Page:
What is periodontitis?
Periodontitis is a disease in which the gums and bones (periodontal tissue) that support the teeth get lost due to inflammation. Periodontitis is when inflammation passes through the gums and goes into the bone that supports the teeth. The symptoms such as swelling and bleeding of the gums appear, and when it gets worse, you will feel loose teeth or the teeth start to move or shift.
Although gingivitis can be cured by appropriate oral care and regular dentist visit for dental cleaning, once you have periodontitis it is almost impossible to completely cure back to the original condition. In most cases, gum treatments can stop the progress of the periodontal disease. As periodontitis becomes more severe, you will notice tooth mobility and eventually lose your teeth.
Periodontal disease is considered one of the two major oral problems, along with tooth decay. And it is a common disease that anyone can suffer from it. The Guinness record recognizes it as the most common infectious disease in the world (about 80% of adults).
Periodontal disease does not show any noticeable symptoms until the disease has progressed significantly. When you notice symptoms such as "pain when chewing" or "difficult to chew due to the teeth mobility," it is already advanced periodontal disease. It is sad for me as a dentist to say to a patient, "It's too late to get better. Your teeth need to go." If you already have some minor symptoms even bleeding gums or bad breath, consult your dentist before it's too late. It may save your teeth.
Worst-case or when you have to remove your teeth
If you have to remove your teeth, you will probably need implant treatment. Dental implant treatment is a method in which an artificial tooth root (implant body) is placed into the bone.
Since the implant body is directly fused to the bone, it feels like you are biting with your teeth and has the advantage of getting a more stable bite than a regular denture.
There is no need to shave off the teeth on both sides of the missing tooth area like a dental bridge. Although implant treatment is a little more expensive option than bridges, you will be able to bite and chew just like your own teeth. Many insurance companies pay for implant treatments. Of course, having your teeth makes your eating experience better and happy.
With periodontitis, also known as periodontal disease, tooth support is weak, and tooth flare can occur prematurely. You must first see a periodontist and treat gum disease before engaging in orthodontics and cosmetic dental care if you have gum disease.
Periodontal disease checklist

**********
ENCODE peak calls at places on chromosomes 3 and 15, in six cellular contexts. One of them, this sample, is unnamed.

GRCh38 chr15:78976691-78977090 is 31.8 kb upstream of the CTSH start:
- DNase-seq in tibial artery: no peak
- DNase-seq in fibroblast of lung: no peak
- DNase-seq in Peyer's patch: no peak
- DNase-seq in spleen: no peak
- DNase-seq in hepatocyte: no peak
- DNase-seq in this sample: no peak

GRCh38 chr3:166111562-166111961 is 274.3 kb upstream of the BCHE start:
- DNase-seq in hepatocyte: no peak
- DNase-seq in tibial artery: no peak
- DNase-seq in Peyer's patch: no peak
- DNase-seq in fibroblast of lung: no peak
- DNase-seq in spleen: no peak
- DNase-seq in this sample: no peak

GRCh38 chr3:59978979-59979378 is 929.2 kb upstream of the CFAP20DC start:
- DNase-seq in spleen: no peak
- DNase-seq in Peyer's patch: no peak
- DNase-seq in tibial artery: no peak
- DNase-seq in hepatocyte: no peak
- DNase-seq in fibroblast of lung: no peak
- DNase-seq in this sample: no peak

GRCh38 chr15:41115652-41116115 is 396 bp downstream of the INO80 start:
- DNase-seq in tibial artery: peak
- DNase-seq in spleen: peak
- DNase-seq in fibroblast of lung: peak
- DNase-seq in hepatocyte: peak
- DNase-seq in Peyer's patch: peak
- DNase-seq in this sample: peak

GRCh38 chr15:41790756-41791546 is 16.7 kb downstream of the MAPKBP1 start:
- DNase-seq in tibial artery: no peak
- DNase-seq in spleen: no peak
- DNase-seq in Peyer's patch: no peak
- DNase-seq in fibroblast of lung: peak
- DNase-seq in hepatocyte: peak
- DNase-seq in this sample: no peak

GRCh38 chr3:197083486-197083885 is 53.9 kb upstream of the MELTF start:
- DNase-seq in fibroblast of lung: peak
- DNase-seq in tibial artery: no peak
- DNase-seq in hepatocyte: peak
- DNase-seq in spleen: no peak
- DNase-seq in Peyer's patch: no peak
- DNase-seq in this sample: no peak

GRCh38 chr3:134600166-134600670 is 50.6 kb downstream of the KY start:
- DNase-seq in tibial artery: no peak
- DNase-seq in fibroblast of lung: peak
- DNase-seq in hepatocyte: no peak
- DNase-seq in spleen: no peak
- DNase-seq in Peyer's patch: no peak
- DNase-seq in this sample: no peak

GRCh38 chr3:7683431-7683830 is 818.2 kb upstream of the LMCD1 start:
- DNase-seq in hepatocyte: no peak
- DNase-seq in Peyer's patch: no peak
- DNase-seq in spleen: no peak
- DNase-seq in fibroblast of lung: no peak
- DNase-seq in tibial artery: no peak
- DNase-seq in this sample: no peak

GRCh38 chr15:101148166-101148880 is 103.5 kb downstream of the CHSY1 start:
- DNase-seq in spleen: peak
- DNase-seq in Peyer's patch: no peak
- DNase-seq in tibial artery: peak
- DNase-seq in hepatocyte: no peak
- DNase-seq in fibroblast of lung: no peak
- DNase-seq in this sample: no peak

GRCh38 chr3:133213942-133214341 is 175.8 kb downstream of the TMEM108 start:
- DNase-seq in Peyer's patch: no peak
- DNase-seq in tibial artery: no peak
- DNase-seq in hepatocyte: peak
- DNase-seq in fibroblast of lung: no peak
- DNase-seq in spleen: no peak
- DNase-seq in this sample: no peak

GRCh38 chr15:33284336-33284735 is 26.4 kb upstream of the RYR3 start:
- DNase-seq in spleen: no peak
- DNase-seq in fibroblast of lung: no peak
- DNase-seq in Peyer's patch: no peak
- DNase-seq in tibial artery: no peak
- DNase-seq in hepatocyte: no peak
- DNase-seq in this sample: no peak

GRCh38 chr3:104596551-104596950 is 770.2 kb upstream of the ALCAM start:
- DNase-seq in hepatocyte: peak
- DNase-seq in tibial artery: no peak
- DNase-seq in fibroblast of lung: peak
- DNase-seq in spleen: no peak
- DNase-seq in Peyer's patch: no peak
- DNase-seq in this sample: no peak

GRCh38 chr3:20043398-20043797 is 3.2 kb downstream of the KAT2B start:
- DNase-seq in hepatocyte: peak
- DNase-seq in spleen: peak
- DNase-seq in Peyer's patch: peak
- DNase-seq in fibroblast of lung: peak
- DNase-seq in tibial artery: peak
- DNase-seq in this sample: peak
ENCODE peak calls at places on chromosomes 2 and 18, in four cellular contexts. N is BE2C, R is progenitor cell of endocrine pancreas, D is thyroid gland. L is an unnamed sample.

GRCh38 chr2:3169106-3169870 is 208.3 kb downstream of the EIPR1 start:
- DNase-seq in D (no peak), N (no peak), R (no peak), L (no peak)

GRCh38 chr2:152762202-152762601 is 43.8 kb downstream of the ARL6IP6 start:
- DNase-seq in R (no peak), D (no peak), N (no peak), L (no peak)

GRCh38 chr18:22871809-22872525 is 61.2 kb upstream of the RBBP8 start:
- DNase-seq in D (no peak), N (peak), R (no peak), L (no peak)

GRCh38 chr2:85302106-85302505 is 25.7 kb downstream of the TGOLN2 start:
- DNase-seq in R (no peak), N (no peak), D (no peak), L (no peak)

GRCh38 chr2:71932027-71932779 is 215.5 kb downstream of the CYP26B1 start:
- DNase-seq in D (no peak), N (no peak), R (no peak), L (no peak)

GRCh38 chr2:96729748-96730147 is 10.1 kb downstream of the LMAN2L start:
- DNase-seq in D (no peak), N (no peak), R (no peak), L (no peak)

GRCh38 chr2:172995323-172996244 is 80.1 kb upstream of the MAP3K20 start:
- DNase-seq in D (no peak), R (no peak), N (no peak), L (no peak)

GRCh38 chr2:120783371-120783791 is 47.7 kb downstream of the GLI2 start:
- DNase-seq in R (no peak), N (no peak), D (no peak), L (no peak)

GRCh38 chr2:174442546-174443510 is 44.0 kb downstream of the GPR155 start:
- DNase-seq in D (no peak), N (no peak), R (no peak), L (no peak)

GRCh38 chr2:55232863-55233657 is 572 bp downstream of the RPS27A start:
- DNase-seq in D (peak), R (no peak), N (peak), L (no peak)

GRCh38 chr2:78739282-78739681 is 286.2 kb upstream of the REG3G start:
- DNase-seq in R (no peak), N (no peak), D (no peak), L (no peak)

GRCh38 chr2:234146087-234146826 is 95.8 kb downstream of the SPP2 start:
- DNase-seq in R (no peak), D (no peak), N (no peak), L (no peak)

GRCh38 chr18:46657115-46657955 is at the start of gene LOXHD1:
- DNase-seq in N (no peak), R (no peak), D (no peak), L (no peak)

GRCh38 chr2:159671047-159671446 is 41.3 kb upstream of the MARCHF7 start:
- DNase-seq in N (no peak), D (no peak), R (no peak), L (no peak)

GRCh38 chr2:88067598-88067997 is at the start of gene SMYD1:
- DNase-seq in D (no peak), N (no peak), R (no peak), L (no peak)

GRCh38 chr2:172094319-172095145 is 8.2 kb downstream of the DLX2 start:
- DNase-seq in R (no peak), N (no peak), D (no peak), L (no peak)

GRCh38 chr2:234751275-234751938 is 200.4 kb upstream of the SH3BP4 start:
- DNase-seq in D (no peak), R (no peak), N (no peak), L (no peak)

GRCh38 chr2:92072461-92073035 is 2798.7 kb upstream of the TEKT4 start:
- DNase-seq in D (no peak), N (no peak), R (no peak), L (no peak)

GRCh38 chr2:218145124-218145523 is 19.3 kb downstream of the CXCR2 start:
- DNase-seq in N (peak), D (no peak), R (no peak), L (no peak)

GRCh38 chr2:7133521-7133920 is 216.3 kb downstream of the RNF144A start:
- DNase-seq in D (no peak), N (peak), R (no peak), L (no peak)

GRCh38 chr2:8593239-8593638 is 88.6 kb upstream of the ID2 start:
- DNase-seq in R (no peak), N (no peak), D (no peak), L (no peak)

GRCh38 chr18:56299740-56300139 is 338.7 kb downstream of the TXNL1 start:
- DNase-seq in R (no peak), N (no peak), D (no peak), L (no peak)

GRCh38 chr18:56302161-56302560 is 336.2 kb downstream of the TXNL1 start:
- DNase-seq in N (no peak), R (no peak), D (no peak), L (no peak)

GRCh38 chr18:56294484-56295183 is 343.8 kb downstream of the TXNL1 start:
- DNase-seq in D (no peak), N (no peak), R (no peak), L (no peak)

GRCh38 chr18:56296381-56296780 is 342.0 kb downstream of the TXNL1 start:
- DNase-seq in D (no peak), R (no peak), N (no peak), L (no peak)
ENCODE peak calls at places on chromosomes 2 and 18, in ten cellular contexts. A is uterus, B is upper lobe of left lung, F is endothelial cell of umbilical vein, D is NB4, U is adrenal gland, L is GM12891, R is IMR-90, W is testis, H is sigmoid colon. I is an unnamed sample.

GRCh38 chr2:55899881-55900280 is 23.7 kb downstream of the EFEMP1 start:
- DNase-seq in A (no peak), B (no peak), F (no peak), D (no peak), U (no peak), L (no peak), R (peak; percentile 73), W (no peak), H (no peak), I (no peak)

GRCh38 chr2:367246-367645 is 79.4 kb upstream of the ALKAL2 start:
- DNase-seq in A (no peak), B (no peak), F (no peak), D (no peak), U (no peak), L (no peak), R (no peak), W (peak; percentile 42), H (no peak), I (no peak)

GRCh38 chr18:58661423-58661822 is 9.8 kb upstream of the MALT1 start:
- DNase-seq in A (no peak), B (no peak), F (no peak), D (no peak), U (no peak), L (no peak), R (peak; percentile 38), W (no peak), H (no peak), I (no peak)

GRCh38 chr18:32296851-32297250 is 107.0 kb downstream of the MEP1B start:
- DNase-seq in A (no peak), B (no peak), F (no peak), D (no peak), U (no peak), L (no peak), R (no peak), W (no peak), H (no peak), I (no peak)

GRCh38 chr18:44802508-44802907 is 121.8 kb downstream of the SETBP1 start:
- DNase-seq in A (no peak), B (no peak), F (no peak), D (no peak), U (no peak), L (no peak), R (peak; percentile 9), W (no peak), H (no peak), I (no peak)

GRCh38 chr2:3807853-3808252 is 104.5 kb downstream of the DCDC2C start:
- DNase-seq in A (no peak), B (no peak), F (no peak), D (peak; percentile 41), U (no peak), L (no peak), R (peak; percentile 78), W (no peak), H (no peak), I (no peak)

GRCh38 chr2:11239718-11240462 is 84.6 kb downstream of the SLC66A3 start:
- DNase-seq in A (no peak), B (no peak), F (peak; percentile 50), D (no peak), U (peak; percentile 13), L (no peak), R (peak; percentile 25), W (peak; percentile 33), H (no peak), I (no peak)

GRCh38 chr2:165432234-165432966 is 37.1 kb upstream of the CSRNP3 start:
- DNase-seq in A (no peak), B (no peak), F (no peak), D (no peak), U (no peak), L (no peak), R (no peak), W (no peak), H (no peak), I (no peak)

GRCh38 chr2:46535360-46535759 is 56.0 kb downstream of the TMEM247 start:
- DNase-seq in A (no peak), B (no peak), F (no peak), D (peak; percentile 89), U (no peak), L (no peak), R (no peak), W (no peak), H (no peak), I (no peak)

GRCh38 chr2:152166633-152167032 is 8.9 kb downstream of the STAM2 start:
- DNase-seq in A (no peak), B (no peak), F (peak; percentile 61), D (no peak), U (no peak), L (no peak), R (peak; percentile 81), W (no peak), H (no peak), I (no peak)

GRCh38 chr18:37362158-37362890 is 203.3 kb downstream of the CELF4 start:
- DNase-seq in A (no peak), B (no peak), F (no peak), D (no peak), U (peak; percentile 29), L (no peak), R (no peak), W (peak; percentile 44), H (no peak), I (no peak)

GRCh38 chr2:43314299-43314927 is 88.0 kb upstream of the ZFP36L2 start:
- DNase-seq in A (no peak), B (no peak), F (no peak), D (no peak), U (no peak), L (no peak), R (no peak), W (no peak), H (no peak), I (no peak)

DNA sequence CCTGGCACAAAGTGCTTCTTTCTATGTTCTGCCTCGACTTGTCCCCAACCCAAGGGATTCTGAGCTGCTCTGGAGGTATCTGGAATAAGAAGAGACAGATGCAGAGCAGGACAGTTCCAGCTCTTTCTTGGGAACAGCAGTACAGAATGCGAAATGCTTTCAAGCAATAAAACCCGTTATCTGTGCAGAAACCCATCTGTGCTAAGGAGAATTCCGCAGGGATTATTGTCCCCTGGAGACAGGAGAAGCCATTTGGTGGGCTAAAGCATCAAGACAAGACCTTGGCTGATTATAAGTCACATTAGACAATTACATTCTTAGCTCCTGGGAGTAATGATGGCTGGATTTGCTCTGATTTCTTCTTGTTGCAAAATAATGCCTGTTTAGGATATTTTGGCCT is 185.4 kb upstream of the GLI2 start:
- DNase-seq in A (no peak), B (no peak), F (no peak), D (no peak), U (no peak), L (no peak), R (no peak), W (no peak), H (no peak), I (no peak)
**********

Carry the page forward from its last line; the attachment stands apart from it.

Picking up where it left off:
- The swollen gums (red color).
- Purplish red gums (healthy gums are light pink with no spots).
- Bleeding from the gums (when brushing teeth, chewing apples, etc.).
- My gums feel itchy.
- When I feel sick, I feel like my teeth are floating.
- Bad breath.
- The mouth is sticky.
- Pus comes out of the gums.
- Loose teeth. Teeth sway or hard to bite.
- Teeth look longer than before.
- The gap between the teeth becomes larger.
- Teeth alignment becomes off.
- I haven't had a teeth cleaning for over a year.
- Have a smoking habit.
- Have or had diabetes.
What does gingivitis and periodontitis treatment do?
Removing plaque and calculus (tartar) is the basis of the treatment. Dentists use special tools to remove tartar that cannot be removed with a toothbrush or floss. As periodontal disease progresses, the groove or the gap between the teeth and gums becomes deeper. It forms a "periodontal pocket." Plaque in these deep pockets is tough to remove with regular toothbrushes and floss.
So, dentists and dental hygienists must remove and clean them. In many cases, this alone can improve periodontal disease. Still, additional treatment may be necessary due to various factors such as the location, shape of the teeth, existing restoration, and the depth of the pocket.
In such cases, periodontal surgery may be offered as a more in-depth option to thoroughly eliminate the cause of periodontal disease. The progression of periodontal disease is not always uniform throughout the mouth because of other factors such as occlusion and previous dental treatment such as fillings, crowns, and dentures.
Therefore, it is crucial to measure periodontal pocket depths and bleeding spots at each stage of treatment and record them to assess accurate oral conditions. Even treating periodontal disease may recur if you do not brush or floss your teeth well. Please continue regular examinations and checkups to maintain your oral health.
How to prevent periodontal disease
Brushing your teeth carefully every day and using dental floss to remove plaque from between teeth is essential. Bacteria that cause caries or tooth decay is called Streptococcus mutans. It decomposes sugar and dissolves teeth by making acid. Periodontal infections are usually mixed, often involving anaerobes such as Treponema denticola and Porphyromonas gingivalis.
Maintaining good oral hygiene and every six months dental cleaning results in the prevention of gum disease and other problems in the mouth, such as tooth decay. In addition, fluoride toothpaste restricts sugar intake, and chewing xylitol gum prevents tooth decay.
Dr. Shimizu is an accredited member of the American Academy of Cosmetic Dentistry. There are 419 dental professionals worldwide (Only four in Houston) as of 2022 who have achieved this prestigious honor.